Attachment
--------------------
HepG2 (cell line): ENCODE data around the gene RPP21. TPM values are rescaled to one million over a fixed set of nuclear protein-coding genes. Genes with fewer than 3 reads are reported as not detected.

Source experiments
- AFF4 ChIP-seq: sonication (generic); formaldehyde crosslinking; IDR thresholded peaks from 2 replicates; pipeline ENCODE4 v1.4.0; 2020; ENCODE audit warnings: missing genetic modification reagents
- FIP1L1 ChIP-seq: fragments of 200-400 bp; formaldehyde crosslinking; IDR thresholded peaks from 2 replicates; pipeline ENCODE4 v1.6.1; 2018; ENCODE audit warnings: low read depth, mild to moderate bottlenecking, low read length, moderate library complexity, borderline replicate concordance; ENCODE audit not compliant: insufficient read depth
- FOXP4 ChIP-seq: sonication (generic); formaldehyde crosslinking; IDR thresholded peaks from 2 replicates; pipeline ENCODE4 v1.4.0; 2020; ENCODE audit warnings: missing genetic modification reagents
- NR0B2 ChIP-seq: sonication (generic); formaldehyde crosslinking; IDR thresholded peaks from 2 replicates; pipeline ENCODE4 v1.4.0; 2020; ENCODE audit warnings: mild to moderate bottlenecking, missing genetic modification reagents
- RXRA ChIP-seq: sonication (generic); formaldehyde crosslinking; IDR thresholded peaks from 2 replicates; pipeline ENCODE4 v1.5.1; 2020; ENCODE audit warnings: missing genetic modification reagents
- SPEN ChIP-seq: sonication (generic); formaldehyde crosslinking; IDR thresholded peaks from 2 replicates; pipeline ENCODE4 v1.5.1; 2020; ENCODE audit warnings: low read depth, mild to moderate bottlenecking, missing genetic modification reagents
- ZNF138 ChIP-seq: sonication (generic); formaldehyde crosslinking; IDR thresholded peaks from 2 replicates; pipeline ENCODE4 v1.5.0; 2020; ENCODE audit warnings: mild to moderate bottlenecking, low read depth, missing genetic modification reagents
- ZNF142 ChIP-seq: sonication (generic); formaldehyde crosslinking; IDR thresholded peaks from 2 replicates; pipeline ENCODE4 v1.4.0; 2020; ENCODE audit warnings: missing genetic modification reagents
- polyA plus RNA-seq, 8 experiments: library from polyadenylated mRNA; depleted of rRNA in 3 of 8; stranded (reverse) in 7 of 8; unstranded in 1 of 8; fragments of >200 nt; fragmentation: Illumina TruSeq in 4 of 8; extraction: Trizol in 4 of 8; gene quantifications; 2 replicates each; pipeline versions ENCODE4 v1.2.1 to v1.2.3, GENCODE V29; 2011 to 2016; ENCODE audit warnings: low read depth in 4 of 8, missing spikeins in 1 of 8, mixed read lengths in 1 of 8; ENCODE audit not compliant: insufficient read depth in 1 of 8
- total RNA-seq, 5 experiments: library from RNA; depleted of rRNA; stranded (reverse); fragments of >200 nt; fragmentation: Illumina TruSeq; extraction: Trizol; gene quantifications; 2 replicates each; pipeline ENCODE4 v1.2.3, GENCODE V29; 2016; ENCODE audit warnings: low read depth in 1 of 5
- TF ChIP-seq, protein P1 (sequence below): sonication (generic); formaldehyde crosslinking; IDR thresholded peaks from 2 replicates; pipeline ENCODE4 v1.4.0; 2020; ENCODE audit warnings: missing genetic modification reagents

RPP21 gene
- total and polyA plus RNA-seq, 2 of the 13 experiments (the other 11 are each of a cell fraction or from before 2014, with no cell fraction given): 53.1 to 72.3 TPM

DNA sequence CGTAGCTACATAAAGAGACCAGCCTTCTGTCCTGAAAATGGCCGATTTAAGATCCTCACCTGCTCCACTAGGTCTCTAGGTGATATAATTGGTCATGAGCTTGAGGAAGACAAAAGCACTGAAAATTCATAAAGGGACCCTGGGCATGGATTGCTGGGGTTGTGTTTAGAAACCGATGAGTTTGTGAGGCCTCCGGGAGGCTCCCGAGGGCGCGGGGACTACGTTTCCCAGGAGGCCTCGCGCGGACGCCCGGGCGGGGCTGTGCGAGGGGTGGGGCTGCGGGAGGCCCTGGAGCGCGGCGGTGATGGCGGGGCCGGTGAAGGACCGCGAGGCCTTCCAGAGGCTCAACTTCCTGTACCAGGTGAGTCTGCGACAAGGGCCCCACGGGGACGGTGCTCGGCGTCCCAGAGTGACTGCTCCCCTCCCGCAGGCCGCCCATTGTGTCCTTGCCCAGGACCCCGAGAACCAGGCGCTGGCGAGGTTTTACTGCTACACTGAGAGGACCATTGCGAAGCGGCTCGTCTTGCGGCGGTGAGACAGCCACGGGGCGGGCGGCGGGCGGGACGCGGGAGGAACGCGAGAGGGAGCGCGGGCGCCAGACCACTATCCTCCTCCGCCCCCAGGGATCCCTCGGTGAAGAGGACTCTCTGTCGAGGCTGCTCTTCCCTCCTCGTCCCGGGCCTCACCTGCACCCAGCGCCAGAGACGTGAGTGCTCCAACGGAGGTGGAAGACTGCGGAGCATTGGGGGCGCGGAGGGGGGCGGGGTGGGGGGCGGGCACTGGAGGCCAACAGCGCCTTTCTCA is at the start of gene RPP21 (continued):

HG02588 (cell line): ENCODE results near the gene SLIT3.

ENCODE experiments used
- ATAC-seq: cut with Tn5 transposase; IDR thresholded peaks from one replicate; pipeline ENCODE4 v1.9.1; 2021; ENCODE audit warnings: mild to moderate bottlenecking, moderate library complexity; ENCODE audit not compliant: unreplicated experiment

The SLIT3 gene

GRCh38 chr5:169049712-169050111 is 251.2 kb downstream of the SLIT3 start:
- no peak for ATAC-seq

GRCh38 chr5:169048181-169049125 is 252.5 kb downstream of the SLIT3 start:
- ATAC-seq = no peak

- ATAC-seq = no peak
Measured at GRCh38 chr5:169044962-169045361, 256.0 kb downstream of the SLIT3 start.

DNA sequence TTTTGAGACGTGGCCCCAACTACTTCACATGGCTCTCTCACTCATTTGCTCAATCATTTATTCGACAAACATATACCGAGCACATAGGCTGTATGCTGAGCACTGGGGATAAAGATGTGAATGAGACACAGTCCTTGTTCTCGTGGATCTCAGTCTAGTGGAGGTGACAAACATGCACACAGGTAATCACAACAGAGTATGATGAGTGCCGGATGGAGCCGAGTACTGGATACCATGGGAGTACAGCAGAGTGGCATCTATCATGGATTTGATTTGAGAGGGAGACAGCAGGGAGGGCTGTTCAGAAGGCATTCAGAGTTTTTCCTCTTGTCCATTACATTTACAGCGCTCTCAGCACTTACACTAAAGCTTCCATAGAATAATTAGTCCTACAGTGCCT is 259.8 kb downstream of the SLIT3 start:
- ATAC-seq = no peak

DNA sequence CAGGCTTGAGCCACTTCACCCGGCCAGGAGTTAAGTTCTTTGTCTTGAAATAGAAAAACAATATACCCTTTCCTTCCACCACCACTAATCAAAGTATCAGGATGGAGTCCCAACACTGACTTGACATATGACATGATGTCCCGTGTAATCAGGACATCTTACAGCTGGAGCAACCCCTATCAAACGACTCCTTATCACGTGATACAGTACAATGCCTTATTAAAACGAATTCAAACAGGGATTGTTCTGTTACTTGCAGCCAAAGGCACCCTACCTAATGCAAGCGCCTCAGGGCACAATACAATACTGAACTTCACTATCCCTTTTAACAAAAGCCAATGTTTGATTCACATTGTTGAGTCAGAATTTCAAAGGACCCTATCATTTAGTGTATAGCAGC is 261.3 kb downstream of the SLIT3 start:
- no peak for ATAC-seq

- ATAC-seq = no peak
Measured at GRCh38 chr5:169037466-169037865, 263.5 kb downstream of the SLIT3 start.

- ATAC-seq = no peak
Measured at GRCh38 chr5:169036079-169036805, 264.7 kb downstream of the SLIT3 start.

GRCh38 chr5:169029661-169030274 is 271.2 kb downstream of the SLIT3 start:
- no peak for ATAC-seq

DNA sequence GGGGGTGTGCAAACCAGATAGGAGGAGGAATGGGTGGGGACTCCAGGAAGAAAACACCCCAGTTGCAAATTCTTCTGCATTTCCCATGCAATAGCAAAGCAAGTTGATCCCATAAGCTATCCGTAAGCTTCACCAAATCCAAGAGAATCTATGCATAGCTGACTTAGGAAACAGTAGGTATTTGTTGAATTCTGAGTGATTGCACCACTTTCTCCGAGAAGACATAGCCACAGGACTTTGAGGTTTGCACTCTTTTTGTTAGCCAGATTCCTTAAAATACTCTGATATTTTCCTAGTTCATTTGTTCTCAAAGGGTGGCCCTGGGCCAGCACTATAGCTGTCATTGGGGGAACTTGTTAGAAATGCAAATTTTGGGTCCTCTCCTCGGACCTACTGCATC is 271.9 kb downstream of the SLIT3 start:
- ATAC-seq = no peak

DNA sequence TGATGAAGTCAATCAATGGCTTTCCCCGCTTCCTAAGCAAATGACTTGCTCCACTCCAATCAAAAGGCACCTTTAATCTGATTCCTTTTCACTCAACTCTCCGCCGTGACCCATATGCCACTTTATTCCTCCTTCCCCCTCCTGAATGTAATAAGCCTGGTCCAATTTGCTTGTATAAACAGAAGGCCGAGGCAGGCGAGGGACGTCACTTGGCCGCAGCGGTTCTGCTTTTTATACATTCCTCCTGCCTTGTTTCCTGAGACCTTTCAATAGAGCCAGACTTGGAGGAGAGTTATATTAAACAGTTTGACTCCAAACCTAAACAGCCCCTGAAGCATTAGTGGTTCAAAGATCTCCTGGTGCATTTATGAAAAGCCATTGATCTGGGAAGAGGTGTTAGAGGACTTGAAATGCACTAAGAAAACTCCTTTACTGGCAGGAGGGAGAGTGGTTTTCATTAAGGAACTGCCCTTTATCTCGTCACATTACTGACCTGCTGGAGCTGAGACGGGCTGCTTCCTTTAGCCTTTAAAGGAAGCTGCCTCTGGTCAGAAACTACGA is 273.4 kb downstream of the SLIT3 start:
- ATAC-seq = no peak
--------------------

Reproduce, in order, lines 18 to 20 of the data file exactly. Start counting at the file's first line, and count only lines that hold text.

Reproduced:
ENCODE experiments used
- ATAC-seq: cut with Tn5 transposase; IDR thresholded peaks from one replicate; pipeline ENCODE4 v1.9.1; 2021; ENCODE audit warnings: mild to moderate bottlenecking, moderate library complexity; ENCODE audit not compliant: unreplicated experiment

The SLIT3 gene